Before Brett Favre, the original gunslinger was Bobby Layne. One of the pioneers of the game that we know today, leading the Detroit Lions to NFL championship titles in 1952 and 1953.
He led the league in passing yardage twice and made the Pro Bowl 6 times over his 15-year career. While his name doesn’t usually come up when it comes to great quarterbacks that come to mind, he played a much bigger role in the league than he was given credit for.
Honorable Mention – Tony Romo
Tony Romo had a relatively short career, only starting for about 10 seasons, but that didn’t stop him from excelling under center in Dallas. His 4 Pro Bowls between 2007 and 2014 put him among the best out there.
He also retired as one of the highest-rated passers ever, too. His inability to get Dallas past the divisional round of the playoffs is something that keeps him out of the top-30, and could keep him out of Canton.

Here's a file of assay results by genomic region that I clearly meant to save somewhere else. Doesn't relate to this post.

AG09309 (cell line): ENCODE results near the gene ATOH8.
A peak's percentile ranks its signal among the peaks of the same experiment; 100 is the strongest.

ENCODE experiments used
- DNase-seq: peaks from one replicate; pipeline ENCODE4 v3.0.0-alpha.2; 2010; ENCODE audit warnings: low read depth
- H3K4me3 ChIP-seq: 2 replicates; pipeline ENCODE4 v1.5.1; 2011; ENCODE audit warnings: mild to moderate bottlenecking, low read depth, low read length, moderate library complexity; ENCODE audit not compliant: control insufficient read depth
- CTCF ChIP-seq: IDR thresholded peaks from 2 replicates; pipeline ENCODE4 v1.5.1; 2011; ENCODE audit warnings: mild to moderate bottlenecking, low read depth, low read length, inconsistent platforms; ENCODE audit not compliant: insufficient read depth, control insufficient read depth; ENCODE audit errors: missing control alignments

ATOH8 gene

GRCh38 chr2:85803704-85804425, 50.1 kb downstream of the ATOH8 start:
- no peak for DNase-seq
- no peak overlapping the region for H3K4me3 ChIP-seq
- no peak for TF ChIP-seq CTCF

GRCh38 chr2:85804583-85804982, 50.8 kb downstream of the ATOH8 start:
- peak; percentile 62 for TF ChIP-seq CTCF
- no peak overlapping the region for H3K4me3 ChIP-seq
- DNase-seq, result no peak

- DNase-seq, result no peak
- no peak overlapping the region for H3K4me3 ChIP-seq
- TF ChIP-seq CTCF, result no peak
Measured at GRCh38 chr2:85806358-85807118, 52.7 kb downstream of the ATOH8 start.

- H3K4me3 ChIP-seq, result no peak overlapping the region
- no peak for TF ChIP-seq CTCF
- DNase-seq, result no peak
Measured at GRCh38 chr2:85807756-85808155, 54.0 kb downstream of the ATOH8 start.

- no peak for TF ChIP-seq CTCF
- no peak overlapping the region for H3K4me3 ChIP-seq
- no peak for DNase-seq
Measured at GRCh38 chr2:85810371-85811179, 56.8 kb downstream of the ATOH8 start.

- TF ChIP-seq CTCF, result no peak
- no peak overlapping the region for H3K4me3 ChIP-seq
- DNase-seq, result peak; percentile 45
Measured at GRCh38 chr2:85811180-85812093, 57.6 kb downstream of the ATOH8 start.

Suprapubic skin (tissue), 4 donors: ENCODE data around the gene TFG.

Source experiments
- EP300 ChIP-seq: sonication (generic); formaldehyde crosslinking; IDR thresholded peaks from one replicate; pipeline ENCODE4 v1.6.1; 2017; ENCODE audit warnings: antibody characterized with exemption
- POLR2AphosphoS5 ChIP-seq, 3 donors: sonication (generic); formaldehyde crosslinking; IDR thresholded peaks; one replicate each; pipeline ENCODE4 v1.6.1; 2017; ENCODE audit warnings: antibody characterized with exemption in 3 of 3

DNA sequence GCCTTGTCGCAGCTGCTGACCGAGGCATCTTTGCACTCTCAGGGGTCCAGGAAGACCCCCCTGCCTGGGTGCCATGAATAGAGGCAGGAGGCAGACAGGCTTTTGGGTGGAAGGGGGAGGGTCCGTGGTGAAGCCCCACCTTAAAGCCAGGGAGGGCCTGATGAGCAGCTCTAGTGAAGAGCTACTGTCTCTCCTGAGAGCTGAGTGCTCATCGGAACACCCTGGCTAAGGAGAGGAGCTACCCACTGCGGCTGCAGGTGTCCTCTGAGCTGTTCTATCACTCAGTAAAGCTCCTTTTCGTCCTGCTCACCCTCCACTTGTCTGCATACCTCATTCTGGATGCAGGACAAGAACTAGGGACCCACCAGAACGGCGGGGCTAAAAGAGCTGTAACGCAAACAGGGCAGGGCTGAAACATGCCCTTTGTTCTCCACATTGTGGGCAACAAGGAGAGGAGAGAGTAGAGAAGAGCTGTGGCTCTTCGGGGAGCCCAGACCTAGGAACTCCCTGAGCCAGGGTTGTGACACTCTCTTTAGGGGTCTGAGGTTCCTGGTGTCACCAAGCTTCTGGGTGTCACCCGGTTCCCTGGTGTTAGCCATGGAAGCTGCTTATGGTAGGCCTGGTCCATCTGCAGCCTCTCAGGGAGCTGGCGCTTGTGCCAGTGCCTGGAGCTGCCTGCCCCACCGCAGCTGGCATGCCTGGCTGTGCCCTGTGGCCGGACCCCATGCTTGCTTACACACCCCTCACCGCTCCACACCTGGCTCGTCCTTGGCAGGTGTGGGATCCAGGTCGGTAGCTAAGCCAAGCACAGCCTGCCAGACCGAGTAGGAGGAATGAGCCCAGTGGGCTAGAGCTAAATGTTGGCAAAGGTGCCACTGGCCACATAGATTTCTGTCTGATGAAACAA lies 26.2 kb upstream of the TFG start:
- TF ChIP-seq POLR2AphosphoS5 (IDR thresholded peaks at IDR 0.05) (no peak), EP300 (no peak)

Honorable Mention – Dan Fouts
One of the most prolific quarterbacks of his time, Dan Fouts was ahead of his time. He was the first quarter to top 4,800 yards in a season, breaking his own record of 4,715 the year prior.
As the NFL passing yards leader in four separate seasons, his dominance with the San Diego Chargers stood out in an era of the 1970s and 1980s that was known to be run-heavy. Like so many others on this list, he was never able to lead his team to a Super Bowl.
Honorable Mention – Rich Gannon
Rich Gannon was a bit of a late-bloomer. When he signed on with the Oakland Raiders, he was already 33 years old, having bounced around with a few teams before that.
With Oakland, he made 4 straight Pro Bowls, made a Super Bowl, and won the 2002 MVP. It’s hard to know what might have been for Gannon if he had been coached by Jon Gruden earlier.